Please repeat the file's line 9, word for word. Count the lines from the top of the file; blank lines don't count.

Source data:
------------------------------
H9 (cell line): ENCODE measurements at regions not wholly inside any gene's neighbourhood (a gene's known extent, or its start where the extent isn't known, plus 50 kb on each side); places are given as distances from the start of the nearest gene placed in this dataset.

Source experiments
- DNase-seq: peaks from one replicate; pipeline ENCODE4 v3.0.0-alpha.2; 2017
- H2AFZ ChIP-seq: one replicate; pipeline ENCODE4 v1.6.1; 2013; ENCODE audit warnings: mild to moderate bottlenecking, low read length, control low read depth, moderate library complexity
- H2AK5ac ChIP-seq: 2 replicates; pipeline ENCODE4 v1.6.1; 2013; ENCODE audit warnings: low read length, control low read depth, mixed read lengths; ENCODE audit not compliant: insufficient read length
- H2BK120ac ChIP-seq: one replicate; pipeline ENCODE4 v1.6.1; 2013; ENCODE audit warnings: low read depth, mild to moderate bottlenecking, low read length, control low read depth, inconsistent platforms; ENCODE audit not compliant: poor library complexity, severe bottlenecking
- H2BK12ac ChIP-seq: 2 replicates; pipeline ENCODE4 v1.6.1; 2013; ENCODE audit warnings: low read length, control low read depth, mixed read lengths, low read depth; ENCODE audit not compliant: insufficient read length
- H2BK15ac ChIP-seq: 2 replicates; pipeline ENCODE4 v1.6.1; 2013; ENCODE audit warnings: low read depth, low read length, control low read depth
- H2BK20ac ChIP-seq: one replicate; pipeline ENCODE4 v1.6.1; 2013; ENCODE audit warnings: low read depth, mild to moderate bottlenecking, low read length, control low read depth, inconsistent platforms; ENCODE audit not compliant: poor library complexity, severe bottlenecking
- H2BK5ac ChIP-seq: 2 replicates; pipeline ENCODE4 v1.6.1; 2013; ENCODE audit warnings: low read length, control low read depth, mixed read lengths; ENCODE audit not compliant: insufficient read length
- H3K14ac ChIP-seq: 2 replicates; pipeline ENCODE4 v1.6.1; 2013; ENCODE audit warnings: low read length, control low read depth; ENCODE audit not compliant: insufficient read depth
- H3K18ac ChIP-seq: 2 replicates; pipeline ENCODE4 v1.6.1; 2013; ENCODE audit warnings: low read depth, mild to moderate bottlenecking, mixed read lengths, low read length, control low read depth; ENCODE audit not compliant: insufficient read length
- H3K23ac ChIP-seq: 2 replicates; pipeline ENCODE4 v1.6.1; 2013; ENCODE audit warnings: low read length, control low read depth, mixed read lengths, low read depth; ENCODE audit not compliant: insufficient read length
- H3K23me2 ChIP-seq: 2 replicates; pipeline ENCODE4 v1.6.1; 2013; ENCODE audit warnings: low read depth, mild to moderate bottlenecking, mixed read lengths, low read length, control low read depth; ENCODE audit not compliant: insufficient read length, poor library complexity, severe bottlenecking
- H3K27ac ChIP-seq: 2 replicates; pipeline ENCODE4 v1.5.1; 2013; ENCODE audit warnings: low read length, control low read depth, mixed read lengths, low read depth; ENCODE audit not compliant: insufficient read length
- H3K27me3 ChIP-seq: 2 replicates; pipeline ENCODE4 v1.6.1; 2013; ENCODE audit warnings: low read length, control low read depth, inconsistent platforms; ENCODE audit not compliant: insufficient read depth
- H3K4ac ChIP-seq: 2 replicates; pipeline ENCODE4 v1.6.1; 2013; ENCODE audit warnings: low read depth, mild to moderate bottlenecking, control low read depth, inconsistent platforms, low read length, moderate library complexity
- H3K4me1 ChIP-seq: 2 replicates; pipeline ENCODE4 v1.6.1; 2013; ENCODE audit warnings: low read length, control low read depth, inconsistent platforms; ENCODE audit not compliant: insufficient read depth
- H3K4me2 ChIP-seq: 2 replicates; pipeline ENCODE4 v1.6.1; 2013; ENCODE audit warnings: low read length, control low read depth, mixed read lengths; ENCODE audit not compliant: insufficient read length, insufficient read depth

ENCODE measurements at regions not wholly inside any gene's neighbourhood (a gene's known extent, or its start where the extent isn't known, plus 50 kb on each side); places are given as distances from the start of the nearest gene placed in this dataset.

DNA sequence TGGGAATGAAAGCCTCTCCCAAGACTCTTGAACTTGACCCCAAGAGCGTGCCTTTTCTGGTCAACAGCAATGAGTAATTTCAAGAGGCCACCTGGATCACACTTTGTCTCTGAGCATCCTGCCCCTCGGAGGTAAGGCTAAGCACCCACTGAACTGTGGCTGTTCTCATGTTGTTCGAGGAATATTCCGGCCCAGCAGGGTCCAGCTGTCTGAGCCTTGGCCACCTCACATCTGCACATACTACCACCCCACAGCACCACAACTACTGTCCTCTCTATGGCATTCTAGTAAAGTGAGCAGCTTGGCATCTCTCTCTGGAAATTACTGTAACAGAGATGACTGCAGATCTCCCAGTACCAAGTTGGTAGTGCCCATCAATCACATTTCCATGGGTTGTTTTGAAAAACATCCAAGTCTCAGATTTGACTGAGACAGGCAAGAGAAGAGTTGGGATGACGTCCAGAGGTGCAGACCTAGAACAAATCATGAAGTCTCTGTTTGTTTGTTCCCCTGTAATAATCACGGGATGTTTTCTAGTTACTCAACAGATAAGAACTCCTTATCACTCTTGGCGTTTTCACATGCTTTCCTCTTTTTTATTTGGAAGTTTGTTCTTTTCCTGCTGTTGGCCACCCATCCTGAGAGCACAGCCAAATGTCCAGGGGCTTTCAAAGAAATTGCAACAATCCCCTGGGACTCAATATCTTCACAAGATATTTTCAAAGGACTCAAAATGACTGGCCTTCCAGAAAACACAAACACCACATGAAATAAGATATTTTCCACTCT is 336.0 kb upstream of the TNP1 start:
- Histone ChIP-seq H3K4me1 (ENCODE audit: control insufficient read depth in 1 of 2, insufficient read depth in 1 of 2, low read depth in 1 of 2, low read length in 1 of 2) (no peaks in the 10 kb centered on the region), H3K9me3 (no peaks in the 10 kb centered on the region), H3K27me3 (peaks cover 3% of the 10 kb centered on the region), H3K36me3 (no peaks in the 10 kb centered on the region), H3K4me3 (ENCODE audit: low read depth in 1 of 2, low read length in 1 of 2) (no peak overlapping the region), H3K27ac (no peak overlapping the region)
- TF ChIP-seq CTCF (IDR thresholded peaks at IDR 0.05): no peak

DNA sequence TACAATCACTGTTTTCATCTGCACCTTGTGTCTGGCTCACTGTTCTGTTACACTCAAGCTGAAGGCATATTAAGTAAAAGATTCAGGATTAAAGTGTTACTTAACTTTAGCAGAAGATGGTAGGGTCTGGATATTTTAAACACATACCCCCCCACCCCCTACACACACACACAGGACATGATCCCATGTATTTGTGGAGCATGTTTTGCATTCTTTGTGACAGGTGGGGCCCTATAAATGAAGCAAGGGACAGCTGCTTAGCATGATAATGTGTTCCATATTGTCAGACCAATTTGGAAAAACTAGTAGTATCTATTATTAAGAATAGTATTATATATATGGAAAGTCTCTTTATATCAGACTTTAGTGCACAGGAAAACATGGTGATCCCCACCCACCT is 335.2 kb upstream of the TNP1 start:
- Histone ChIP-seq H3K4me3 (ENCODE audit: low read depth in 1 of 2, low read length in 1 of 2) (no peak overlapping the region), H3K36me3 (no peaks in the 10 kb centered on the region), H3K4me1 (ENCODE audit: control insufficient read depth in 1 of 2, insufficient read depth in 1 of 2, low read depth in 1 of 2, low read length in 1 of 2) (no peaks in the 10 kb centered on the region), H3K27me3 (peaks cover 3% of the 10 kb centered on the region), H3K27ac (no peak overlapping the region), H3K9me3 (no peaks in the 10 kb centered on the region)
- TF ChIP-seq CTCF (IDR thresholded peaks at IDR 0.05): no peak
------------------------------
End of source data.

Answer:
- H2BK20ac ChIP-seq: one replicate; pipeline ENCODE4 v1.6.1; 2013; ENCODE audit warnings: low read depth, mild to moderate bottlenecking, low read length, control low read depth, inconsistent platforms; ENCODE audit not compliant: poor library complexity, severe bottlenecking